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Achieving The Impossible With Angels Initiative

The Angels Initiative has helped us change our mindset - to keep thinking about how to be better.
Angels team 16 January 2019

Dulce Gonçalves, Nuno Ferreira and Teresa Mesquita of Unidade AVC Centro Hospitalar Lisboa Ocidental share their success story.


Our Stroke Unit (SU) has gone through a long journey since it first opened in 2008. Having overcome the inevitable challenges found in the implementation of any new project, the team was ready to continue improving its work quality, meeting the patients’ needs as well as keeping up with the fast progress in acute phase treatment that has occurred in the past years. 

When we contacted the Angels Initiative, we saw it as an opportunity to enhance stroke intervention in our hospital. In addition to refreshing stroke education and the knowledge it offers, we were attracted by how the initiative establishes quantifiable aims, which became an incentive to all the team members.  

This initiative strengthened our team spirit towards a goal that puts individual patient care first. By defining the stroke patient pathway while also pre-establishing potential divergences and its corresponding actions, it helped all components in the stroke chain to know exactly what role they play in the process. 

Having already reviewed and modified various checklists and procedures implemented in the SU, we proceeded to analyze and evaluate the patient pathway by conducting a code stroke simulation. The simulation enabled us to identify several key steps that needed to be modified in order to improve door-to-needle times. 

One of the first changes included having the SU team meet the patient at the hospital admission. We understood the importance of the connections between every role player, starting from admission to the Emergency Department, CT procedure, up to admission to the SU. Thus, all the medical and nurse teams from ED, SU and radiology were involved to improve the relationship and understanding between everyone and, ultimately, decreasing the patient treatment time until; if indicated, the beginning of fibrinolytic therapy in the CT room.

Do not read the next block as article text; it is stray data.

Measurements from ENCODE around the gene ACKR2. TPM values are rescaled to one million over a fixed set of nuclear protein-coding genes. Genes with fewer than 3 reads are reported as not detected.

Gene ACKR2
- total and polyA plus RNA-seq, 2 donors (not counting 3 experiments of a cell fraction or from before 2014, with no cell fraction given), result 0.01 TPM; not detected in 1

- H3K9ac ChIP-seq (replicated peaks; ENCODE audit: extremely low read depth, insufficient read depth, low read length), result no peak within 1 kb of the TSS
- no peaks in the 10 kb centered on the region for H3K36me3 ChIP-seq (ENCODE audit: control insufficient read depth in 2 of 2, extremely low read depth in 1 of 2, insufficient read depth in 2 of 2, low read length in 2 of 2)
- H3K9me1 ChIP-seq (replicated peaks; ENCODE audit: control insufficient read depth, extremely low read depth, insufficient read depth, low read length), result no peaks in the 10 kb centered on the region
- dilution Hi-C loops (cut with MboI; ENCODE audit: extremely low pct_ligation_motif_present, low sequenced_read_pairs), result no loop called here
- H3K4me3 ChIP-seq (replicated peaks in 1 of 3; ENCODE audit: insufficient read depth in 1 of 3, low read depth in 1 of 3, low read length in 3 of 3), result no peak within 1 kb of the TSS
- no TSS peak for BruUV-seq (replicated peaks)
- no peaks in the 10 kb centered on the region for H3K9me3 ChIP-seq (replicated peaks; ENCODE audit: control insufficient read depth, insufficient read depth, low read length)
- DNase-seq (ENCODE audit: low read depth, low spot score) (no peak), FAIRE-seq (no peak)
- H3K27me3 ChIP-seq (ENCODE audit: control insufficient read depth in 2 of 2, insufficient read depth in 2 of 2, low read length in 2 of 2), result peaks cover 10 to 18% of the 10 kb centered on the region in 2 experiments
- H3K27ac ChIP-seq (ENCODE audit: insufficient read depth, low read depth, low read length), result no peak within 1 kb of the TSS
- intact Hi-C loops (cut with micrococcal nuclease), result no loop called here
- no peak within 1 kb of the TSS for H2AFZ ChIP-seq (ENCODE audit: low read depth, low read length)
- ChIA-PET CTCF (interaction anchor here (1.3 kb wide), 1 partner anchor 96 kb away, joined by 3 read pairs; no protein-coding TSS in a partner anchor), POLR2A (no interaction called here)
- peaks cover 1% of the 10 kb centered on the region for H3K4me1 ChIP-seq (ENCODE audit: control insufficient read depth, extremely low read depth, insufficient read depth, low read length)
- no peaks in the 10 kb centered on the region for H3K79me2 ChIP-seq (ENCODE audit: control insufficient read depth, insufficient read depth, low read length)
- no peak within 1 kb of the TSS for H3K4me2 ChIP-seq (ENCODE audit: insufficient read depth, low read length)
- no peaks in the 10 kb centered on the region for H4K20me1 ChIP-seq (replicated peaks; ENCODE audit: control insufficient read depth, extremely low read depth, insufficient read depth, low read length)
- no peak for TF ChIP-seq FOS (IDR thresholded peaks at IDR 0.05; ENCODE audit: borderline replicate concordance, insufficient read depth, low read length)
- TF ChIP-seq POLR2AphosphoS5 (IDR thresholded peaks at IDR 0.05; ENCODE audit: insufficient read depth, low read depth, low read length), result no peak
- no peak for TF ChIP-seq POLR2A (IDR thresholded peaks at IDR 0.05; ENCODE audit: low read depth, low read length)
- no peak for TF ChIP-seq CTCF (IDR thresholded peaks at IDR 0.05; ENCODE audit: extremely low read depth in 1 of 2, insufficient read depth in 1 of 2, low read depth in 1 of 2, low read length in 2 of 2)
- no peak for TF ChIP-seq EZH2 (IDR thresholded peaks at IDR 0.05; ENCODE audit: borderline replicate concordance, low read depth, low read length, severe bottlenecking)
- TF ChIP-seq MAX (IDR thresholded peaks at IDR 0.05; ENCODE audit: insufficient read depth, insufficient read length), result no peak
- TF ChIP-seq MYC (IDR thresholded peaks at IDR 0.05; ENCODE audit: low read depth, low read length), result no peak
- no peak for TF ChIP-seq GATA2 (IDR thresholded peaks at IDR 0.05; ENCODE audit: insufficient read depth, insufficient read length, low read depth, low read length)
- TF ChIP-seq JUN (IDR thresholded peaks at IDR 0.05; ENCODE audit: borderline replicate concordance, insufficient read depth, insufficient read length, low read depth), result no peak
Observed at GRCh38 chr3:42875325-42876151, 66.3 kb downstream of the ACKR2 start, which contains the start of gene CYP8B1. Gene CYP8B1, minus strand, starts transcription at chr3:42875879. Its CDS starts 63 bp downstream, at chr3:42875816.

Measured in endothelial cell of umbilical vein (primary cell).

When we are all fighting for the same cause, we can achieve results that we at first considered impossible. We are very proud to say that we have managed to push our door-to-needle time down to a record of 14 minutes. The key is to always consider the patient’s perspective, who is at risk of losing significant functional capacities, which would in turn rob them off their independence and dignity. 

The Angels Initiative has helped us change our mindset - to keep thinking on how to be better. Today, we feel that we need to step out of the hospitals doors and initiate interventions starting from the pre-hospital phase, namely through collaborative knowledge sharing sessions with firemen groups, with whom we work frequently. The knowledge of the general public about stroke and how to identify it is another concern, something we aim to improve by participating in health-related events in schools. And finally, we want to constantly be ready to receive and treat patients in the most efficient way, which we will achieve by constantly reviewing our code stroke procedures, no matter how ‘good’ we think we already are. 

Thanks to, and together with, the Angels Initiative, we feel that it is easier to make our objectives come true - to improve stroke care for the sake of our patients. 

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